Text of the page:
In the past two decades, embedded boundary (EB) methods have emerged as an attractive alternative to unstructured, body-conforming grid methods for simulations of flows involving complex geometries. These methods employ reconstruction of the flow field at the near boundary cells up to a desired accuracy. Stability of the reconstruction is essential for reliable numerical simulations. However, presence of the embedded boundaries typically render the discrete system non-normal and the usual eigenvalue analysis may not provide sufficient conditions for stability.
This talk presents non-normal linear stability of embedded boundary (EB) methods employing pseudospectra and resolvent norms. Stability of the linear wave equation is analyzed in a domain with an embedded boundary in one and two dimensions. In particular, the stability is characterized in terms of the normalized distance of the EB to the nearest ghost node (α). An important objective is that the CFL condition remains unaffected by the EB which is taken to be that of the underlying grid (as if the EB is absent or aligned with the regular grid). Various spatial and temporal discretization methods are considered including both central and upwind-biased schemes. Stability is guaranteed when α ≤ αmax where αmax ranges between 0.5 and 0.77 depending on the discretization scheme. Sharper limits on the sufficient conditions for stability are obtained based on the pseudospectral radius (the Kreiss constant) than the restrictive limits based on the usual singular value decomposition analysis. A resulting sufficient condition for stability is that the ghost node must lie within 0.5Δx distance from the EB. A simple and robust reclassification scheme is presented for the ghost cells (dubbed "hybrid ghost cells'') to ensure Lax stability of the discrete system. This has been tested successfully for both low and high order discretization schemes with transient growth of at most order one.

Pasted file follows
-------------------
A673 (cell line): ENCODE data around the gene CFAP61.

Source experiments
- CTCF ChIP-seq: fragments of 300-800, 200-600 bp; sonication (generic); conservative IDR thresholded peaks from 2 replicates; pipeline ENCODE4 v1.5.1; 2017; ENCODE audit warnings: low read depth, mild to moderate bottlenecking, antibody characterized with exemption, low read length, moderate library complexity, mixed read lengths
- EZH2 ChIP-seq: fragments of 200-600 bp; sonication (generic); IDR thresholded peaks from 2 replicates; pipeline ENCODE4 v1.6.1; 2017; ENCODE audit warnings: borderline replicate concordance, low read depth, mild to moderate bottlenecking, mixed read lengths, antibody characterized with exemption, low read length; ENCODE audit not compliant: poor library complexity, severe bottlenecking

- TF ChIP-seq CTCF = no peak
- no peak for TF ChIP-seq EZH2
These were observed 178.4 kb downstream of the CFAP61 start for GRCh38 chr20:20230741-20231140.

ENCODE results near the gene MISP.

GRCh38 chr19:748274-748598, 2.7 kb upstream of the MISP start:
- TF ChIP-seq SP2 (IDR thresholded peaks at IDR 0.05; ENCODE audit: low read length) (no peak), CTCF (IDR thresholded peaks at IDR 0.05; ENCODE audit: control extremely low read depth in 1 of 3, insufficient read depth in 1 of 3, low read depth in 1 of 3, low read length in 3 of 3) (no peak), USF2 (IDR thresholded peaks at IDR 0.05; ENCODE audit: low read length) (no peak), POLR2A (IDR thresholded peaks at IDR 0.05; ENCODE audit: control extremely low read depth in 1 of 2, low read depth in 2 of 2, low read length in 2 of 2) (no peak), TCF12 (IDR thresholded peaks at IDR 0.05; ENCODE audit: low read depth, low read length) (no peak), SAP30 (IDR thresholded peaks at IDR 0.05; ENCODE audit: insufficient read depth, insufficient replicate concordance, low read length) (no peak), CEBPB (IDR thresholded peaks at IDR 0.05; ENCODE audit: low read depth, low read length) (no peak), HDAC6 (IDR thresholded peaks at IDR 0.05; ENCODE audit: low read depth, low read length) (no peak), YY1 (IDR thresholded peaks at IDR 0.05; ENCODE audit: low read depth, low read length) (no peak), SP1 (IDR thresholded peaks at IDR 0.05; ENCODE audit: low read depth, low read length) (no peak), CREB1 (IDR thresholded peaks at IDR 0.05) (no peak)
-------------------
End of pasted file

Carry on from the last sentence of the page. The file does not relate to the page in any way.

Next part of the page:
Dr. Narsimha R. Rapaka joined KAUST in Dec. 2015 as a postdoctoral fellow at Fluid and Plasma Simulation (FPS) laboratory lead by Prof. Ravi Samtaney (PSE Division). At FPS lab, his research is focused on simulations of fluid flow in complex geometry using embedded boundary method and non-modal stability analysis. He received his Ph.D. from University of California San Diego, M.Tech from Indian Institute of Technology Kanpur and B. Tech from Jawaharlal Nehru Technological University Hyderabad, all in Mechanical Engineering. His Ph.D. thesis work was focused on simulations of stratified turbulent flows in complex geometry using immersed boundary method. Before his Ph.D., he worked at TATA Motors, Pune as a Development Manager and at IIT Kanpur as Sr. Project Associate.